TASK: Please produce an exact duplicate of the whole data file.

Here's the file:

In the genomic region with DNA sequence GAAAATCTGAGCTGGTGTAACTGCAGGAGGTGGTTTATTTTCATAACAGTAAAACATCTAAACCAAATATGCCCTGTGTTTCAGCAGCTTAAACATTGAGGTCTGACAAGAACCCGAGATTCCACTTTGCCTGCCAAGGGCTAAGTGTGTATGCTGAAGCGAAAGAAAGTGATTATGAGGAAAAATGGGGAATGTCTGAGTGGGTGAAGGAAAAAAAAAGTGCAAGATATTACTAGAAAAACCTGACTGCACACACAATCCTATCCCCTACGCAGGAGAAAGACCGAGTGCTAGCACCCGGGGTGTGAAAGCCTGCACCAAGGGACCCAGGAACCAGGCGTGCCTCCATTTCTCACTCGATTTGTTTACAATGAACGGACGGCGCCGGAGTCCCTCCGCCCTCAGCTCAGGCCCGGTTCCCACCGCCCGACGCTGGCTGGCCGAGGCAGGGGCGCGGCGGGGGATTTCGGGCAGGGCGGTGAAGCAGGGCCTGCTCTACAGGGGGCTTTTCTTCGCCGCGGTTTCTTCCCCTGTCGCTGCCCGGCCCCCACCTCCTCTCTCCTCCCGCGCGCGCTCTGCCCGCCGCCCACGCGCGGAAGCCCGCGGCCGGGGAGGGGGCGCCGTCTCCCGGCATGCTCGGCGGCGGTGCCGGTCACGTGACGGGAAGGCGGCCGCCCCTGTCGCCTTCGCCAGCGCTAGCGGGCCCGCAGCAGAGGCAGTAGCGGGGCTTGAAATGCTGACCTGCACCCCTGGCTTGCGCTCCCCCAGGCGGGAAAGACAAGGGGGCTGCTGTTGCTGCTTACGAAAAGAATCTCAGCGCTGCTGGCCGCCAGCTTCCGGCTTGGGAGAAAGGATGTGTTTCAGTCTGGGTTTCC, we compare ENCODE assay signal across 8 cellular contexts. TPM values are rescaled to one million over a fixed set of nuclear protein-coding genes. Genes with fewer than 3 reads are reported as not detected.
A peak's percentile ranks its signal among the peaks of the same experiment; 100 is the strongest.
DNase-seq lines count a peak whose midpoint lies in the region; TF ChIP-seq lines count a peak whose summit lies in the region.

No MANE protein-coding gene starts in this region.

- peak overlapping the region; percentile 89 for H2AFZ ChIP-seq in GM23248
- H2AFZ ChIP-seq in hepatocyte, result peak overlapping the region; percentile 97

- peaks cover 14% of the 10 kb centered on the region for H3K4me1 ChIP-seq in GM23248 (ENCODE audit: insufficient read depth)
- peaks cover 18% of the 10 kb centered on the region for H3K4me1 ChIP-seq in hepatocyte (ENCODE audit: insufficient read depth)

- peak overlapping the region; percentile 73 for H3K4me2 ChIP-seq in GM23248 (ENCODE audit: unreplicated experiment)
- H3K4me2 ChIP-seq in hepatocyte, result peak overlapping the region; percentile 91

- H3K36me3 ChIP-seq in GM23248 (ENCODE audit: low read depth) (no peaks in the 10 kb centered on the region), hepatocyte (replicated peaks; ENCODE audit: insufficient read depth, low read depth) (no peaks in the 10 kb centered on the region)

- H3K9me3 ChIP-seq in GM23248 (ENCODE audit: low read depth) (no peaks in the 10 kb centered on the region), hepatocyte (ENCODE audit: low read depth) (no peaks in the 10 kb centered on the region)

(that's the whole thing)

In the genomic region with DNA sequence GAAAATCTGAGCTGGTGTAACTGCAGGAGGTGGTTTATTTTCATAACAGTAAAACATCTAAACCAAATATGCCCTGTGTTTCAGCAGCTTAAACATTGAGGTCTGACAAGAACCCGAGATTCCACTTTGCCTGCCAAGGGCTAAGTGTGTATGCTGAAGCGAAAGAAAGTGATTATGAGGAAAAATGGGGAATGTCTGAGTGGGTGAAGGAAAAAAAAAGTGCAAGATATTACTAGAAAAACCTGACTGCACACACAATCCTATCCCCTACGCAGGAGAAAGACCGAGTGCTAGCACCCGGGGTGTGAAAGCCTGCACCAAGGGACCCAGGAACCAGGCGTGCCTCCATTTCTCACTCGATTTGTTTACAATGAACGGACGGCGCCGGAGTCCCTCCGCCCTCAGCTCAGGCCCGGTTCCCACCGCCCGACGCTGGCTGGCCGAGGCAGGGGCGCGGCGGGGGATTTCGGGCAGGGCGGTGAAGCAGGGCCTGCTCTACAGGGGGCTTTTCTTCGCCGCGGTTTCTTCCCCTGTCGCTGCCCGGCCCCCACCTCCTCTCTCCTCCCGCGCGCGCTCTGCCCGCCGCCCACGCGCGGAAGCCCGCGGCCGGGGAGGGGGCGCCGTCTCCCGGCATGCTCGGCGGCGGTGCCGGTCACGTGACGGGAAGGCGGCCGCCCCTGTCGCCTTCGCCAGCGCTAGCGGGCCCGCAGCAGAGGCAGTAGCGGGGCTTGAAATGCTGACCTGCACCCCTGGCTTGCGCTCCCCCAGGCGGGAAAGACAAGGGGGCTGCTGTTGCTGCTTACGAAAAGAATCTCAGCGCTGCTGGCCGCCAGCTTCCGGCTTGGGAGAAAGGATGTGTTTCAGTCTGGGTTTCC, we compare ENCODE assay signal across 8 cellular contexts. TPM values are rescaled to one million over a fixed set of nuclear protein-coding genes. Genes with fewer than 3 reads are reported as not detected.
A peak's percentile ranks its signal among the peaks of the same experiment; 100 is the strongest.
DNase-seq lines count a peak whose midpoint lies in the region; TF ChIP-seq lines count a peak whose summit lies in the region.

No MANE protein-coding gene starts in this region.

- peak overlapping the region; percentile 89 for H2AFZ ChIP-seq in GM23248
- H2AFZ ChIP-seq in hepatocyte, result peak overlapping the region; percentile 97

- peaks cover 14% of the 10 kb centered on the region for H3K4me1 ChIP-seq in GM23248 (ENCODE audit: insufficient read depth)
- peaks cover 18% of the 10 kb centered on the region for H3K4me1 ChIP-seq in hepatocyte (ENCODE audit: insufficient read depth)

- peak overlapping the region; percentile 73 for H3K4me2 ChIP-seq in GM23248 (ENCODE audit: unreplicated experiment)
- H3K4me2 ChIP-seq in hepatocyte, result peak overlapping the region; percentile 91

- H3K36me3 ChIP-seq in GM23248 (ENCODE audit: low read depth) (no peaks in the 10 kb centered on the region), hepatocyte (replicated peaks; ENCODE audit: insufficient read depth, low read depth) (no peaks in the 10 kb centered on the region)

- H3K9me3 ChIP-seq in GM23248 (ENCODE audit: low read depth) (no peaks in the 10 kb centered on the region), hepatocyte (ENCODE audit: low read depth) (no peaks in the 10 kb centered on the region)